Sen. John Kerry (search), in some of his most pointed public comments yet about the presidential election, invoked Martin Luther King Jr.'s legacy on Monday as he criticized President Bush and decried reports of voter disenfranchisement (search).

The Massachusetts Democrat, Bush's challenger in November, spoke at Boston's annual Martin Luther King Day Breakfast. He reiterated that he decided not to challenge the election results, but "thousands of people were suppressed in the effort to vote."

"Voting machines were distributed in uneven ways. In Democratic districts, it took people four, five, eleven hours to vote, while Republicans (went) through in 10 minutes - same voting machines, same process, our America," he said.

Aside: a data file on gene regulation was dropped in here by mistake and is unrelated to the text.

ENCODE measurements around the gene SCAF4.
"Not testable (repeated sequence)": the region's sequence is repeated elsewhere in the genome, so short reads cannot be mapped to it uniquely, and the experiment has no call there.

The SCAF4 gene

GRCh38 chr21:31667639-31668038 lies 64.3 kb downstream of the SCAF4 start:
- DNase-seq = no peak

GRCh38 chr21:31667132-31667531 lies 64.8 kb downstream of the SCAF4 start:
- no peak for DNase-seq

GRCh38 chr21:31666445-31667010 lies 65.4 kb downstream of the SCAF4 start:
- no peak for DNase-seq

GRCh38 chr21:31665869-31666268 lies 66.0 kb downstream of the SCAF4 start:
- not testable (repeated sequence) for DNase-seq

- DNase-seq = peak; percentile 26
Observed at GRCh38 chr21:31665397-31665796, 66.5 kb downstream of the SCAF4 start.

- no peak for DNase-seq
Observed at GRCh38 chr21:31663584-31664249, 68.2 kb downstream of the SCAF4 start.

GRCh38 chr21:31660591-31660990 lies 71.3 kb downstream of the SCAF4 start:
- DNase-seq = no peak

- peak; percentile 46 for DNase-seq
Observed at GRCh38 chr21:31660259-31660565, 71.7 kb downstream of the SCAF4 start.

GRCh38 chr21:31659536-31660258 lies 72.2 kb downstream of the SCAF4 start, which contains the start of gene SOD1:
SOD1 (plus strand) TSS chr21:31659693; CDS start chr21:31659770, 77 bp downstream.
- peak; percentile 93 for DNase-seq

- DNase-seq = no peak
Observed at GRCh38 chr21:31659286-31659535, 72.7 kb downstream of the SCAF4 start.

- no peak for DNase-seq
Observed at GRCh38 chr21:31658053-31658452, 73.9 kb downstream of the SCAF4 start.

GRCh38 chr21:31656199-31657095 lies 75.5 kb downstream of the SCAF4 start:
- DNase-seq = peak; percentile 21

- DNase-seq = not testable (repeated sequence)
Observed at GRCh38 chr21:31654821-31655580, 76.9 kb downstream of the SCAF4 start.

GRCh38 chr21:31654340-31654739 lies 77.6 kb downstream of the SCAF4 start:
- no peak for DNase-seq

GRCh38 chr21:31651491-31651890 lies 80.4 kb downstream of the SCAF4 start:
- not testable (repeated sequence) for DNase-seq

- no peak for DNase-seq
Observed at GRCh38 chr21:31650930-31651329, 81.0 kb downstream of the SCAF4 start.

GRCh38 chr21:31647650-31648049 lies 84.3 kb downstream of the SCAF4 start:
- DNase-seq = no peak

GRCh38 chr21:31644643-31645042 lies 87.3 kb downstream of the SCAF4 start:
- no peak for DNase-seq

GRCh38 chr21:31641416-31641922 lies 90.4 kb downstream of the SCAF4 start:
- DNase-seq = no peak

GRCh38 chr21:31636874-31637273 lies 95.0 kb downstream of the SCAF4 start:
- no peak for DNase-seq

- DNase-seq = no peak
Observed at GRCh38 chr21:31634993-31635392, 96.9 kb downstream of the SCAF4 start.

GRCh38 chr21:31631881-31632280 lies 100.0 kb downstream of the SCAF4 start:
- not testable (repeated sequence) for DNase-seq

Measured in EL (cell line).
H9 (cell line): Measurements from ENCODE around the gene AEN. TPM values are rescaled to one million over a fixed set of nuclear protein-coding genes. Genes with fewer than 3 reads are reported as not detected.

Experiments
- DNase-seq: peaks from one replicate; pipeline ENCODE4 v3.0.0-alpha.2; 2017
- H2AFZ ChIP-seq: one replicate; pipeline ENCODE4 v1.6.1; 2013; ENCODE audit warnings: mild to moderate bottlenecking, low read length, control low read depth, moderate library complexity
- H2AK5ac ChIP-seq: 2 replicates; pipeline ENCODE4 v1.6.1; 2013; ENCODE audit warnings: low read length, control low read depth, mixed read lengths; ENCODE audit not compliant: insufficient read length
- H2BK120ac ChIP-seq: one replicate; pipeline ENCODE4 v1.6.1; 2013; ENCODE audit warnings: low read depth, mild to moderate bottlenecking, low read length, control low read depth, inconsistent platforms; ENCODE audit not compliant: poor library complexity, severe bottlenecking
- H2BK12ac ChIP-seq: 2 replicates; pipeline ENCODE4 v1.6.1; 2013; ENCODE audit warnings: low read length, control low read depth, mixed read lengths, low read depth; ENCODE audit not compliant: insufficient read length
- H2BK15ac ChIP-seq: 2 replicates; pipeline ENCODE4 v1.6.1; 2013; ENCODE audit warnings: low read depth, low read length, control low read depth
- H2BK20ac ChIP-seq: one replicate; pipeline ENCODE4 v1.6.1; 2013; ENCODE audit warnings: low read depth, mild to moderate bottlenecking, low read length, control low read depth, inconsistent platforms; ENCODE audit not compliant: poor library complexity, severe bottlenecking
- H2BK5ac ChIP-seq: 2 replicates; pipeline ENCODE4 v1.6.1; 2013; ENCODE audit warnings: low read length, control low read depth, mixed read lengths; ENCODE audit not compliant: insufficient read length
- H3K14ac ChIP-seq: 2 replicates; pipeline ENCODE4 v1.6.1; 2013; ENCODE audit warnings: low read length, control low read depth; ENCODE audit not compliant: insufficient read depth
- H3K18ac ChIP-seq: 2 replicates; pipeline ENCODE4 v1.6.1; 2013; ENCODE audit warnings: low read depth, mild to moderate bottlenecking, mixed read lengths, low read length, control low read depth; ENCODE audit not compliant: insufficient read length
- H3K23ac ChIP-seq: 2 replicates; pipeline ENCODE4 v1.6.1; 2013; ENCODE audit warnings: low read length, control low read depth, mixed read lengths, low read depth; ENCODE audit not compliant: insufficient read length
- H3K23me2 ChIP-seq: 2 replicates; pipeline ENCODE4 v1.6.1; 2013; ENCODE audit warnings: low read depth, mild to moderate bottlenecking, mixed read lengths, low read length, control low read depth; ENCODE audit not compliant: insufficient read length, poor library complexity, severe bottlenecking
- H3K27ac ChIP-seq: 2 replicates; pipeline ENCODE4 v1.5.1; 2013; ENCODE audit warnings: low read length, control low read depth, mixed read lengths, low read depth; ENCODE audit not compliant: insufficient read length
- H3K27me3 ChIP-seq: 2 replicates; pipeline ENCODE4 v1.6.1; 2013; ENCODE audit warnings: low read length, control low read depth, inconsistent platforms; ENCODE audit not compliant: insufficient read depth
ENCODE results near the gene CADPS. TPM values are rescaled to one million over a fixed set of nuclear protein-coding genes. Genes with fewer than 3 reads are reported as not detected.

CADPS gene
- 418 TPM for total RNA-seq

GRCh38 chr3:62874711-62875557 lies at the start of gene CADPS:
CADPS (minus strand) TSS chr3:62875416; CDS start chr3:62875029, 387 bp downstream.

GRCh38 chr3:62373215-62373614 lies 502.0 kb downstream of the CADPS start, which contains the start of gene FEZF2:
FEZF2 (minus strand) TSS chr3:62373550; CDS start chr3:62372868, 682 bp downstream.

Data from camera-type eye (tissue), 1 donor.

In his comments, Kerry also compared the democracy-building efforts in Iraq with voting in the U.S., saying that Americans had their names purged from voting lists and were kept from casting ballots.

"In a nation which is willing to spend several hundred million dollars in Iraq to bring them democracy, we cannot tolerate that too many people here in America were denied that democracy," Kerry said.

Voting irregularities in Ohio drove primarily Democratic challenges to the Nov. 2 election, but Congress eventually affirmed President Bush the winner by a slim electoral vote count of 286-251 - plus a single vote cast by a Minnesota elector for Kerry's running mate, former Sen. John Edwards (search).